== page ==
Entertainment
Arch Enemy is one of the few metal acts with a female vocalist who can growl with the best of them.
courtesy Rebel Music

Arch Enemy isn't easily classified

Publication YearIssue Date 

With so many different types, subgenres, speeds and religious views, metal is a tricky genre to categorize. Sometimes even artists themselves aren't sure exactly which box they fit into. Sweden's Arch Enemy is the perfect showcase of the genre's eclecticism, featuring vocalist Angela Gossow-- one of the only female metal vocalists who can actually growl-- and guitarist Michael Amott, who formed Arch Enemy out of the ashes of gore metal group Carcass. The band is a deadly mix.

"It's convenient to just give things a name and put music in a box. Usually the musicians themselves don't feel comfortable with it [. . .] Having a tag can be a little annoying," says Amott. "We have no problem calling our music metal, that's what it is, it's very heavy and extreme, and we classify our band as extreme metal. It just happens that we are based in a country that has got a lot of great metal bands, so it's easy to get grouped in with a wave of bands that come from Sweden."

Though hard to classify, Arch Enemy has been accepted wherever they play, including when opening for big name metal acts like Slayer, Iron Maiden and Megadeth on tours throughout North America. Amott notes that fans north of the 44th parallel got into the tunes before their southern neighbours.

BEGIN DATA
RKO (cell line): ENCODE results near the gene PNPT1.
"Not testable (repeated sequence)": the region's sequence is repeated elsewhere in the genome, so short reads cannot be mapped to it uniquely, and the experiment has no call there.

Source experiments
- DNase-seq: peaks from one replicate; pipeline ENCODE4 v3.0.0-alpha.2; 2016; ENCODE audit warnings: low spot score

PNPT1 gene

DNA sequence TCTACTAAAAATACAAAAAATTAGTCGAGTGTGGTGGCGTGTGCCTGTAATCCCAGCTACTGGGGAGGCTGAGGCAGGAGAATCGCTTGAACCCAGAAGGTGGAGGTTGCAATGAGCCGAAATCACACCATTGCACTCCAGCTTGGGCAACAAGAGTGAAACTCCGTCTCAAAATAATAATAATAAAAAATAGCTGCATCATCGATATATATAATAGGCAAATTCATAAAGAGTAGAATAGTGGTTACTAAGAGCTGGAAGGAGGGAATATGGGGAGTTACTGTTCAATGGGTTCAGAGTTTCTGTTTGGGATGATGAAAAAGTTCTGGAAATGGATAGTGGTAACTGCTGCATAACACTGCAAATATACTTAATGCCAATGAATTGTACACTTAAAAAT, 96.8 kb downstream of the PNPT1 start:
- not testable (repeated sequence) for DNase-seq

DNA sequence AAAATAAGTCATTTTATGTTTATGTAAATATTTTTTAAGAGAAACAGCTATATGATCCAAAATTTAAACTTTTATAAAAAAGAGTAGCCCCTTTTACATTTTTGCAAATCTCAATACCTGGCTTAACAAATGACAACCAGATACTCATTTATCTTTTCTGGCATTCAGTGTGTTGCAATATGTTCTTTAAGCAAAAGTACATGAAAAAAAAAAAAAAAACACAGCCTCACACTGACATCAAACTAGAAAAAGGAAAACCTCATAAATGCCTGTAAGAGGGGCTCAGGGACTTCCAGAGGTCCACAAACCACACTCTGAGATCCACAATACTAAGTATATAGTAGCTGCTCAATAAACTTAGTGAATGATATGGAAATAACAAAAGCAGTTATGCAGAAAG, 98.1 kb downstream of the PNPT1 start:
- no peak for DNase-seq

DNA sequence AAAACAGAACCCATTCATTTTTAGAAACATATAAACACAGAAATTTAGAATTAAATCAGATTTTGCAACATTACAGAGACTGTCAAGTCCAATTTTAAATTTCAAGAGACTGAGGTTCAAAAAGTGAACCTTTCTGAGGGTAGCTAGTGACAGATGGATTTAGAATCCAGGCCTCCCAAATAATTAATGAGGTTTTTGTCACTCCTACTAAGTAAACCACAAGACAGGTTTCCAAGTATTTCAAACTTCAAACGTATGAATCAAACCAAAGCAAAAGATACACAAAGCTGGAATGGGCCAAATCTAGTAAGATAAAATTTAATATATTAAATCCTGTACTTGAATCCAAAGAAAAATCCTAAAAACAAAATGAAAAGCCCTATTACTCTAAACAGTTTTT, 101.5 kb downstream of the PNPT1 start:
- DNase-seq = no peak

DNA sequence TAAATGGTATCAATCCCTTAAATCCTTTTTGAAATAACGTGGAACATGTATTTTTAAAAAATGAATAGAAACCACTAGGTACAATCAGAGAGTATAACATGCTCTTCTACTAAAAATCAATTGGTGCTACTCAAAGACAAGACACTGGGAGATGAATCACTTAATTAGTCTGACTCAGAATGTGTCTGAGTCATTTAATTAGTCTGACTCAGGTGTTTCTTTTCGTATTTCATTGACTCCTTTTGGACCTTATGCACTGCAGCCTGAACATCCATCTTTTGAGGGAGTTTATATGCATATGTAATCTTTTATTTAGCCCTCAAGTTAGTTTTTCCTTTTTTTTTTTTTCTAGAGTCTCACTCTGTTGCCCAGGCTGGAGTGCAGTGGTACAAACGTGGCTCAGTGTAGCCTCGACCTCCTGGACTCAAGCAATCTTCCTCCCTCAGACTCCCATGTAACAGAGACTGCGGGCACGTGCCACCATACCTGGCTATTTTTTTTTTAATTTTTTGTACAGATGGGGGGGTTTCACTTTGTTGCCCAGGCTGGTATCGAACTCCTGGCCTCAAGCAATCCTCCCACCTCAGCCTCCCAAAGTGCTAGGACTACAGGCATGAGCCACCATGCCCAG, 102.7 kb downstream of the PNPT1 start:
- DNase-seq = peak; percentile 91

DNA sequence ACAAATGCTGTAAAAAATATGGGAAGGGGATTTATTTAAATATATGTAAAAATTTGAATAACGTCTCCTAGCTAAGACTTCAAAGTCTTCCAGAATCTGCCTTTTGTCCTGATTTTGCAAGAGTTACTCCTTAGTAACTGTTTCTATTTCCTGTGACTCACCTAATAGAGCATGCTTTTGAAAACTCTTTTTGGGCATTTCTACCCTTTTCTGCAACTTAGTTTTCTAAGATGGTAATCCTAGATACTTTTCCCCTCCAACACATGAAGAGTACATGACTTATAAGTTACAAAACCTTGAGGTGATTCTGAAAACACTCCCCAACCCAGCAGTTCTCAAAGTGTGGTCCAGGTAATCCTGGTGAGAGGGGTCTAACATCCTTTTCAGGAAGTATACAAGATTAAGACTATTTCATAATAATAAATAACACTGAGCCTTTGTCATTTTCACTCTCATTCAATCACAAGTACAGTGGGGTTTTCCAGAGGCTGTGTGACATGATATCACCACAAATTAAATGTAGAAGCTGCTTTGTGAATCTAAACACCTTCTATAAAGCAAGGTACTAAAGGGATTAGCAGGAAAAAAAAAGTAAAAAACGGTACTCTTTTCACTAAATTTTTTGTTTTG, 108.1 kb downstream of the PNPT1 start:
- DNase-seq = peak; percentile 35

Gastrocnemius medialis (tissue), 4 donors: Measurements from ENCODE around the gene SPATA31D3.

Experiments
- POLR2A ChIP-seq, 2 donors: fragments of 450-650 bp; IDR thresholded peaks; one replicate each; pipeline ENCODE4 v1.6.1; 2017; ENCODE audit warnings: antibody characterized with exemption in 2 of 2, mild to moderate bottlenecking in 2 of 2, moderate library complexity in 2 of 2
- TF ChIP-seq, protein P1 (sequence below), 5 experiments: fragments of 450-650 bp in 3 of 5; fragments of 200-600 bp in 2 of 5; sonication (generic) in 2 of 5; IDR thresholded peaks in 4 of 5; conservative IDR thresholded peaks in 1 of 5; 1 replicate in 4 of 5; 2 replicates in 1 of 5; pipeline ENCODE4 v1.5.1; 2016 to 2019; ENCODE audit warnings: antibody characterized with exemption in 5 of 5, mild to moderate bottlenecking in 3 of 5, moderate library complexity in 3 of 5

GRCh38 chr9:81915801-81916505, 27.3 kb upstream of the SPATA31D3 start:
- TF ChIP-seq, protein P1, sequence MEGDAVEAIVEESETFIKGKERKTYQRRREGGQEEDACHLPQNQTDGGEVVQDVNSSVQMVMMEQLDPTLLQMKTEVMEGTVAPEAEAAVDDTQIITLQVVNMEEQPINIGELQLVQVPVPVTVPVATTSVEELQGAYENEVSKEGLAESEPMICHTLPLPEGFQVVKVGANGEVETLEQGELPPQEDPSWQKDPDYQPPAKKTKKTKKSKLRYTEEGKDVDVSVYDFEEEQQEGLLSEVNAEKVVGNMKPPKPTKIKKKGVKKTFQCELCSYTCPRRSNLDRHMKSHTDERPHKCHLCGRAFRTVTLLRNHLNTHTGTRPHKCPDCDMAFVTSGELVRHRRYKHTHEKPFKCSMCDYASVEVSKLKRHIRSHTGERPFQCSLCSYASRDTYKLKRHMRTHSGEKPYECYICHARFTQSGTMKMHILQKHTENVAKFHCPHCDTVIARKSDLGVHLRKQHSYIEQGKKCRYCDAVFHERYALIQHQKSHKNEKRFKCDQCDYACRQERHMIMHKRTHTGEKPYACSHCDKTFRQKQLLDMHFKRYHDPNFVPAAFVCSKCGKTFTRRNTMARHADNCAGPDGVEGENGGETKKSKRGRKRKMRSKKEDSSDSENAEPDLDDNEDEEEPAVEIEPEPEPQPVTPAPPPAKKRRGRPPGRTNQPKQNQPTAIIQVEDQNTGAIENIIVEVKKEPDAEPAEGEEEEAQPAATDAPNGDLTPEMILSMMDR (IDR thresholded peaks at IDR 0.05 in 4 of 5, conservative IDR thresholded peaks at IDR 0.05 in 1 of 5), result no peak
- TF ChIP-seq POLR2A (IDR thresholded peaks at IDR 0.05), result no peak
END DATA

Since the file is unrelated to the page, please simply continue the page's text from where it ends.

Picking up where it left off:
"Canadian metal fans are more hip to the European scene than the American fans are. It was the Canadian fans that caught onto our band early on, before anyone else did," says Amott. "Now metal is becoming more globalized, we used to just see mosh and circle pits in North America and now we see them in Europe. I look out into the crowd and I don't know where I am, both scenes are starting to look the same."

Late last year, after global tours, guest vocal appearances by both Amott and Gossow on the Cartoon Network's Metalocalypse, and Amott releasing his own signature Dean guitar and Zoom pedal into the market, Arch Enemy released The Root of all Evil. Evil is a compilation album featuring tracks from the band's first three albums-- before Gossow joined.

"It felt like we had lost that era of the band, we had tried playing those songs with Angela [Gossow] live and no one knew what they were," says Amott. "We thought it would be cool to reconnect back to those songs and increase awareness of our band since a lot of people didn't realize Arch Enemy existed before Angela joined in 2001."

Metal veterans with a competitive edge, Arch Enemy has been crafting their art for years. Currently preparing to record their as-yet untitled 8th full length album, Amott says his group got to their current place by simply working hard.

"We have been working very consistently for a long time now, I never considered doing anything else, I never learned a new trade," says Amott. "Through good times and bad times, I have persevered. I never considered playing what was in vogue or in fashion or playing other peoples' music to pay the bills. I have always done my own thing."

Musicians face a long hard slog to get to a good place and it sometimes requires unglamorous and painful nights.

"Hard work pays off and right now we have a great thing with Arch Enemy that has been growing all around the world allowing us to tour globally and release records successfully," he says. "We definitely started from the bottom. Personally I have done everything from sleeping on top of guitar cabinets in the back of a van in a sleeping bag."

Tags: 

Section: 

Issue: